Photographs and Stories... Floofy Canine Edition

 Huskies were brought to Wilkes by the Americans in 1957, and were augmented by some brought down by the Australians when they took over the station in 1959.

Riddle time: What is the coldest, windiest, emptiest, highest and driest place on earth?

It's Antarctica! And although I wasn't physically there (darn) I was immersed in all things "ice" for 12 weeks. Late July I was hired as a temporary assistant for the communications department of the Antarctica Support Contract. The National Science Foundation manages research in Antarctica, via the United States Antarctic Program, and the ASC provides logistical support to the program.

I learned SO MUCH in those 12 weeks. One of the coolest things I got to do was to add images to the USAP Photo Library—recent photos and historical photos—and it was the historical photos that were the most fascinating. These photographs, and the stories they told, brought the history of Antarctica to life.

Of course anyone who knows me will not be surprised that I was obsessed with the history of the dogs on the ice. Big furry sled dogs, often Huskies, played an important role in the beginnings of exploration and work in Antarctica. They helped with the transportation of cargo and personnel before reliable motor vehicles were available.

Sled dog teams were used for some transportation purposes by the U.S. Navy as shown in this 1956 photo, with Lieutenant junior grade Jack Tuck in command of this sled. This photo was taken on the annual sea ice near what is today known as McMurdo Station. Photo credit: US Navy, USAP Photo Library

Sled dog teams were used for some transportation purposes by the U.S. Navy as shown in this 1956 photo, with Lieutenant junior grade Jack Tuck in command of this sled. This photo was taken on the annual sea ice near what is today known as McMurdo Station. Photo credit: US Navy, USAP Photo Library

These dogs were not the spoiled couch potatoes of today. They were badass athletes enduring extreme weather and difficult working conditions. Their handlers admired, and often wrote about, their determination and stamina. Working together, humans and dogs were able to achieve so much.

For this self-described dogoholic it was a happy moment every time I came across one of the many historical dog photos—especially if there were puppies. I could imagine how fun it must have been for the sailors to play with the little fuzzballs and argue over what to name them. Having dogs around likely made the difficult living conditions better, too.

Husky puppies that had been lost in Norfolk, Virginia, were reunited with their mother “Lady” on December 8, 1946, in Balboa, Panama Canal Zone. Dogs were used in the early days to assist with operations in Antarctica. Photo credit: US Navy, USAP Photo Library

Husky puppies that had been lost in Norfolk, Virginia, were reunited with their mother “Lady” on December 8, 1946, in Balboa, Panama Canal Zone. Dogs were used in the early days to assist with operations in Antarctica. Photo credit: US Navy, USAP Photo Library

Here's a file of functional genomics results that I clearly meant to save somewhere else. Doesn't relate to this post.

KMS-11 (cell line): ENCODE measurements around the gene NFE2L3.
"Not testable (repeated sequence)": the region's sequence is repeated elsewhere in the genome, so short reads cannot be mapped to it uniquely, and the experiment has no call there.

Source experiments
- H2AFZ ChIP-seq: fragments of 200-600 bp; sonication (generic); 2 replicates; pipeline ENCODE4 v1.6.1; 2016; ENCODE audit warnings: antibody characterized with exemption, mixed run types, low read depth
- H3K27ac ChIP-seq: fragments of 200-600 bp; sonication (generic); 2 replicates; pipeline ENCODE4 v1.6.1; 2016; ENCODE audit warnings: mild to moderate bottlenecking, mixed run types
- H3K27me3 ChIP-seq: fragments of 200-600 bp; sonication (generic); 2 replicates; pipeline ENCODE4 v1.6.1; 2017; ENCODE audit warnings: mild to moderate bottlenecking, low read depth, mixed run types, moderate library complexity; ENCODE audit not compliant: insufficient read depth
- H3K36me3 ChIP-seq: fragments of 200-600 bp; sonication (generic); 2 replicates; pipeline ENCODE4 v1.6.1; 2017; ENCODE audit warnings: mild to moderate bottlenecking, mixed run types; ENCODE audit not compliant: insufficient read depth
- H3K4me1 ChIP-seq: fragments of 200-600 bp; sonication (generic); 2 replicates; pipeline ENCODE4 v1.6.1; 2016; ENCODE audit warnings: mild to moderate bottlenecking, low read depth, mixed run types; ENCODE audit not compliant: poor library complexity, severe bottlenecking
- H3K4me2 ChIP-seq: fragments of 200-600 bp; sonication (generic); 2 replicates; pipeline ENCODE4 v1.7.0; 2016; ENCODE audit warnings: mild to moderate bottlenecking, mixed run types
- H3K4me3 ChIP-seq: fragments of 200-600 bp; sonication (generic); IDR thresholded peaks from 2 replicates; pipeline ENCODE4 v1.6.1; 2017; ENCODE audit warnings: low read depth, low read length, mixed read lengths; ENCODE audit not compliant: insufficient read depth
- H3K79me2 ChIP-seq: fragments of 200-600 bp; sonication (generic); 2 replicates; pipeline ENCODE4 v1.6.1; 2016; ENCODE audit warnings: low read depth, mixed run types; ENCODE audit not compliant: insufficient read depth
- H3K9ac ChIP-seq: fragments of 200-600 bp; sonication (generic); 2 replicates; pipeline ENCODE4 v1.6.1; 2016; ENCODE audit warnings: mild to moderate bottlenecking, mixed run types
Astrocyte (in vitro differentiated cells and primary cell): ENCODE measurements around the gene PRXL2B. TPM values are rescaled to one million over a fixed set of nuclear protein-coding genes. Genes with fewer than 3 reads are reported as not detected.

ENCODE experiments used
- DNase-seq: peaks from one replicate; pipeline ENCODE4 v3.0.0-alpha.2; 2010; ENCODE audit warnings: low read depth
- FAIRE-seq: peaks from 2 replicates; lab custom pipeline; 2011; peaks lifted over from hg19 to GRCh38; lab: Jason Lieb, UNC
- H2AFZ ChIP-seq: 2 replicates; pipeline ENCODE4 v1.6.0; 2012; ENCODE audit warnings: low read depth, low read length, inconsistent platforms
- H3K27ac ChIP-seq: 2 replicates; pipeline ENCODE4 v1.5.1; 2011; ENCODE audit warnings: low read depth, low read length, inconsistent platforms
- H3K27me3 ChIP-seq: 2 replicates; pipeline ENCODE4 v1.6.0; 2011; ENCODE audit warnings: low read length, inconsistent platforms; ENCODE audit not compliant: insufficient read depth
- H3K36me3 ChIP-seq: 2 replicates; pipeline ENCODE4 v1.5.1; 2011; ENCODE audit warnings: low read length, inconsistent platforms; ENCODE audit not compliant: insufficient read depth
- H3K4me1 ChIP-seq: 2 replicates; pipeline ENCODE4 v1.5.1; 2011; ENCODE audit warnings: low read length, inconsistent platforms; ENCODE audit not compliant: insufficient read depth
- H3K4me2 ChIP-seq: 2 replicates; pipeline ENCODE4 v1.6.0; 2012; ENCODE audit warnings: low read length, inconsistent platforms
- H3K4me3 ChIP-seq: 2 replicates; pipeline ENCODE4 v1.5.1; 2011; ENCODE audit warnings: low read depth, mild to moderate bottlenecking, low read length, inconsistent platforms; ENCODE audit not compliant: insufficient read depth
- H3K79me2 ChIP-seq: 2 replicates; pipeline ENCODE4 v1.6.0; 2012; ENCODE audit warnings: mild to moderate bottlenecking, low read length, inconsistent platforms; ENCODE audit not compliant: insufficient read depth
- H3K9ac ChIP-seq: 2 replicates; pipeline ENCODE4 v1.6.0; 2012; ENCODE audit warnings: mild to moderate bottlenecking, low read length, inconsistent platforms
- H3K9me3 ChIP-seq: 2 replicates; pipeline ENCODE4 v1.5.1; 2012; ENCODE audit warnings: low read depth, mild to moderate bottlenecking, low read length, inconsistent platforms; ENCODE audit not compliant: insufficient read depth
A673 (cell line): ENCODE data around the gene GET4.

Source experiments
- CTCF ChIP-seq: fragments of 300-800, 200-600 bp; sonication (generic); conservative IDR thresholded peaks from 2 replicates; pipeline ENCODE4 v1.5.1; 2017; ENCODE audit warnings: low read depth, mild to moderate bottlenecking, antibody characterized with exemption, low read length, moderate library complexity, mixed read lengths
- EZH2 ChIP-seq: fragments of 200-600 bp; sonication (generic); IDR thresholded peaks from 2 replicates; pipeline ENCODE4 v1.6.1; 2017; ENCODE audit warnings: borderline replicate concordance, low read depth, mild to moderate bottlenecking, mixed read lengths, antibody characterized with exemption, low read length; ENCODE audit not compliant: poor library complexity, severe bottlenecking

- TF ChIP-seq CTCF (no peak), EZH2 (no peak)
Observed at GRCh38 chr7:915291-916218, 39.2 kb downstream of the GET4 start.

Nowadays there are no dogs in Antarctica. A clause in the Antarctic Conservation Act of 1978 required that dogs and other non-indigenous animals be banned from the continent and the last dogs were removed in 1994. It makes sense. Any foreign animal and the diseases or parasites they brought with them could pose a threat to Antarctic wildlife.

Wilkes Station Dog Team — Huskies were brought to Wilkes Station by the Americans in 1957, and were augmented by some brought down by the Australians when they took over the station in 1959. Sled dogs were used in the early years of the US Antarctic Program. Dogs and other non-indigenous animals were banned with the Antarctic Conservation Act of 1978. Photo credit: US Navy, USAP Photo Library

Wilkes Station Dog Team — Huskies were brought to Wilkes Station by the Americans in 1957, and were augmented by some brought down by the Australians when they took over the station in 1959. Sled dogs were used in the early years of the US Antarctic Program. Dogs and other non-indigenous animals were banned with the Antarctic Conservation Act of 1978. Photo credit: US Navy, USAP Photo Library

The photographs also revealed stories about scientific research, aircraft, ships, construction, and what went on in everyday life on the ice. I'm so grateful I got to be immersed in the history of Antarctica and to see how powerful photographs can be in storytelling; to be able to research and learn more about what I was seeing; to be a part of preserving it so other generations can enjoy the stories, too, it was a wonderful experience.

One last thing: below is a photo of Bravo. He was the first dog to spend the winter at the new South Pole Station in 1957 and spending winter at the South Pole is no small feat (try to imagine about six months without a sunrise). Bravo was there with the first winter crew—a group of 18 men—and he belonged to Jack Tuck, the wintering Naval Officer in Charge. How's that for canine history-making? Good boy!

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The storyAna Ramirez